What to do When You Get a Fake IRS Letter

written by Drew O. Mark
reviewed by cinnamon
January 3, 2023

It’s important to be cautious when it comes to any communication claiming to be from the Internal Revenue Service (IRS). Scammers often try to impersonate an IRS agent by sending a fake IRS letter. They hope to obtain sensitive information or money from individuals.

If you have any doubts about the validity of an IRS letter, verify its authenticity before taking any action. If you indeed determine that you received a fake IRS letter, do not respond to it. Most importantly, do not provide any personal or financial information.

Fake IRS Letter vs. Real IRS Letter

Characteristics of Real IRS Letters

To spot a real IRS letter, you should look for the following characteristics:

  • Official IRS logo; includes a stylized eagle with “Internal Revenue Service” written below it.
  • Official letterhead that includes the IRS address and contact information.
  • It will have your specific address and your personal information, such as your name and address.
  • Statement of a specific reason why they sent it and may include a reference number or other identifying information.
  • Instructions for how to respond or take action, if necessary.

If you receive a letter that does not have these characteristics, it may be a scam and you should exercise caution.

Characteristics of Fake IRS Letters

There are several different types of tax scam notices. It’s impossible to predict which fake IRS letter you might get, but here are some common characteristics to watch out for:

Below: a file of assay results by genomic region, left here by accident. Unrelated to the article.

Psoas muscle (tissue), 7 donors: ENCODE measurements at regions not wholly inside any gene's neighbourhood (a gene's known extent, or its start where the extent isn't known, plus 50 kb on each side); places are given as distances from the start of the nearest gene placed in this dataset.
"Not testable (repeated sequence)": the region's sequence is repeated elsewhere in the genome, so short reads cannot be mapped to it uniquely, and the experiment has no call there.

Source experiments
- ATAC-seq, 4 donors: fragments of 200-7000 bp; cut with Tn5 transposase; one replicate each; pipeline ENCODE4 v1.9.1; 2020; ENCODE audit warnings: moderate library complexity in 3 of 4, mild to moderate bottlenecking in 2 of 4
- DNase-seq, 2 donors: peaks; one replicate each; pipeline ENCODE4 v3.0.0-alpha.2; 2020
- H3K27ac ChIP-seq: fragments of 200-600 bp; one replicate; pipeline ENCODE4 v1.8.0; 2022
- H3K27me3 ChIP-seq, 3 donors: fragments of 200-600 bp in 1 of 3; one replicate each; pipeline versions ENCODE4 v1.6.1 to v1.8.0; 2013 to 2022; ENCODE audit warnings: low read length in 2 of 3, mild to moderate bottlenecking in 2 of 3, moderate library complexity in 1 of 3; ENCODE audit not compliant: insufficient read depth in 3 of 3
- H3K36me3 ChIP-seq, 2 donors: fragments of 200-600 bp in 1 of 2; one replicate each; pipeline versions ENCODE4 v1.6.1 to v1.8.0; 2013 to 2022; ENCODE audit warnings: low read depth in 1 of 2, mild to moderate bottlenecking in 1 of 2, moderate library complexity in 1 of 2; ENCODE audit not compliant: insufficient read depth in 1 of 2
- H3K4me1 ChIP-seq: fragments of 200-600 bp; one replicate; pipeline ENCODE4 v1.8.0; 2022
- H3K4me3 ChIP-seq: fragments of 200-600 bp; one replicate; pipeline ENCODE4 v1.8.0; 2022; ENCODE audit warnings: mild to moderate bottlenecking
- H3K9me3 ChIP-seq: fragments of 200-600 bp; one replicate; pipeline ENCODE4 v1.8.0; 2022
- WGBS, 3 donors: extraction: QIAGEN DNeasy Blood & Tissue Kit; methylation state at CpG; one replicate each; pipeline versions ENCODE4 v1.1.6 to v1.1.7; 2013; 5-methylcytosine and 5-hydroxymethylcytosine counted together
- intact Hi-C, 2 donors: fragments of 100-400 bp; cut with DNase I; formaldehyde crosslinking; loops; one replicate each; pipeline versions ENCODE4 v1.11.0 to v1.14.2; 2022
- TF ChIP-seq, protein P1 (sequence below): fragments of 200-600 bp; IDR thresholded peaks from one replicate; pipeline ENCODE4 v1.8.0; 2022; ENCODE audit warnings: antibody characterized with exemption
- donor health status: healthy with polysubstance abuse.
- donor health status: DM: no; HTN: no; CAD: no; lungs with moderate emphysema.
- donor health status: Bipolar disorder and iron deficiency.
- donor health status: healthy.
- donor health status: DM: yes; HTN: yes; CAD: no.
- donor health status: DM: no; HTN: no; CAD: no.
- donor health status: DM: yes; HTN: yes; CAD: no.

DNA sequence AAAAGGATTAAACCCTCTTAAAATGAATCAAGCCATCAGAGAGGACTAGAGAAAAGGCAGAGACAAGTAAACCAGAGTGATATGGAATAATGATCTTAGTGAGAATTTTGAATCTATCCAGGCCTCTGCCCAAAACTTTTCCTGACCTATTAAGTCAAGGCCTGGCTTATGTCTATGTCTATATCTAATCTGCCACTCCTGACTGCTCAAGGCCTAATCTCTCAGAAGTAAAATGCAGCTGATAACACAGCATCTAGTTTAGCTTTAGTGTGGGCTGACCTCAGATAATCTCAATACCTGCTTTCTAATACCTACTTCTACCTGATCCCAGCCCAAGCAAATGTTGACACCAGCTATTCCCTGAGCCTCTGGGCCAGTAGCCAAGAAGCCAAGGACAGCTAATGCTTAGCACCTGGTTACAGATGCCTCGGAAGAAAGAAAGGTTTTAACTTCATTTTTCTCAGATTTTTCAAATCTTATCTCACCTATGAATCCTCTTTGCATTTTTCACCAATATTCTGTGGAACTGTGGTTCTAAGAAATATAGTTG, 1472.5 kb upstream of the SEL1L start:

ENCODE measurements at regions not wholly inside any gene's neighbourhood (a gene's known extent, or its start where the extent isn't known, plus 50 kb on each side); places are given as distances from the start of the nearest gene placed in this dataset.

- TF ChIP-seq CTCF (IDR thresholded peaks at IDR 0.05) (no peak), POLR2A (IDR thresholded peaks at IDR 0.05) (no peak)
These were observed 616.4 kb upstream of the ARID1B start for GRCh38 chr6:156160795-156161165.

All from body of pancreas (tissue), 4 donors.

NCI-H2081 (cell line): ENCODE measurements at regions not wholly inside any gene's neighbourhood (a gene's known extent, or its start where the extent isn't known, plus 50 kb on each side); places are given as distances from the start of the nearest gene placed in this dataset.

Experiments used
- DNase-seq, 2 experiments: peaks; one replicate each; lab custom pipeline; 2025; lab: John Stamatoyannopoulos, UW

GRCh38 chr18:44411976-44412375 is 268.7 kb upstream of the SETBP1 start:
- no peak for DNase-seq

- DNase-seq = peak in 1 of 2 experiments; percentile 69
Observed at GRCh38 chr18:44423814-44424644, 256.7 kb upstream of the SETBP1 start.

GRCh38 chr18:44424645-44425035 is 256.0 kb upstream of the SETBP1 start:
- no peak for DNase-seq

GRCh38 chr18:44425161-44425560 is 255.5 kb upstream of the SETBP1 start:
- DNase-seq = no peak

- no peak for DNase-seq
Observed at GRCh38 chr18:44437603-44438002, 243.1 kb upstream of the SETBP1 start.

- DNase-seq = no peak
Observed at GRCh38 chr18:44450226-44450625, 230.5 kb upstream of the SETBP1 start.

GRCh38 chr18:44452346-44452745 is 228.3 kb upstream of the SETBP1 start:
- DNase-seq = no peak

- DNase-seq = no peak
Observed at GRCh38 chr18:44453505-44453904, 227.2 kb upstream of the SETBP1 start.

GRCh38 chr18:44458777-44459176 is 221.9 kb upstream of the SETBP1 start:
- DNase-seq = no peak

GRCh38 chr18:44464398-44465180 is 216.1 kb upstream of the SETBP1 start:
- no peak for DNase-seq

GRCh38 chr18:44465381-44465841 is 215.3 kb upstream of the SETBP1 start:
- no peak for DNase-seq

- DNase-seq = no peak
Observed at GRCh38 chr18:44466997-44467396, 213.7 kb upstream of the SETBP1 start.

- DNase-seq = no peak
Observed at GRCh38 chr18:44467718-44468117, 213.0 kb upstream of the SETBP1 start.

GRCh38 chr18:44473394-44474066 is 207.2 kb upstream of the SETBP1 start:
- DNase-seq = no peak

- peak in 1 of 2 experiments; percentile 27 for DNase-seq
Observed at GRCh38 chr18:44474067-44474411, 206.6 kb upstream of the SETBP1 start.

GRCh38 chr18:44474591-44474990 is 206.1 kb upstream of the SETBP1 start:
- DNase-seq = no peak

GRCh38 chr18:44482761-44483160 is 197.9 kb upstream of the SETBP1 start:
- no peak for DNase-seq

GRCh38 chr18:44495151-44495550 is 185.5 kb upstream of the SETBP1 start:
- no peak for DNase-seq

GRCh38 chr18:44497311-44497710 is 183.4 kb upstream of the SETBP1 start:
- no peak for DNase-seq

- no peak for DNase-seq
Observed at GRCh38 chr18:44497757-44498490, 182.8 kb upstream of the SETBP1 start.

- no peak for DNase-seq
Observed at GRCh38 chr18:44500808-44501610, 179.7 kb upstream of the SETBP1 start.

• Claims that you owe taxes but you’re unaware of any tax debt.
  • Immediate payment demands, often through a prepaid debit card, gift card, or wire transfer.
  • Threats of arrest, deportation, or other legal action if you do not pay.
  • Grammatical errors or unusual language.
  • The letter is not addressed to you personally, or it is addressed to the wrong person.

It’s important to remember that the IRS will never threaten you with immediate arrest or demand payment using a specific payment method. If you receive a letter that you think could be a scam, you can contact the IRS directly to verify its authenticity.

Evaluate your tax situation

By evaluating your tax situation, you can identify areas where you may be able to reduce your tax burden and make informed decisions about your financial future.

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IRS Impersonators and Other Scams

The IRS initiates contact with taxpayers through various methods, including by mail, phone, and in-person visits. However, the specific method of contact will depend on the purpose of the interaction and the individual circumstances of the taxpayer.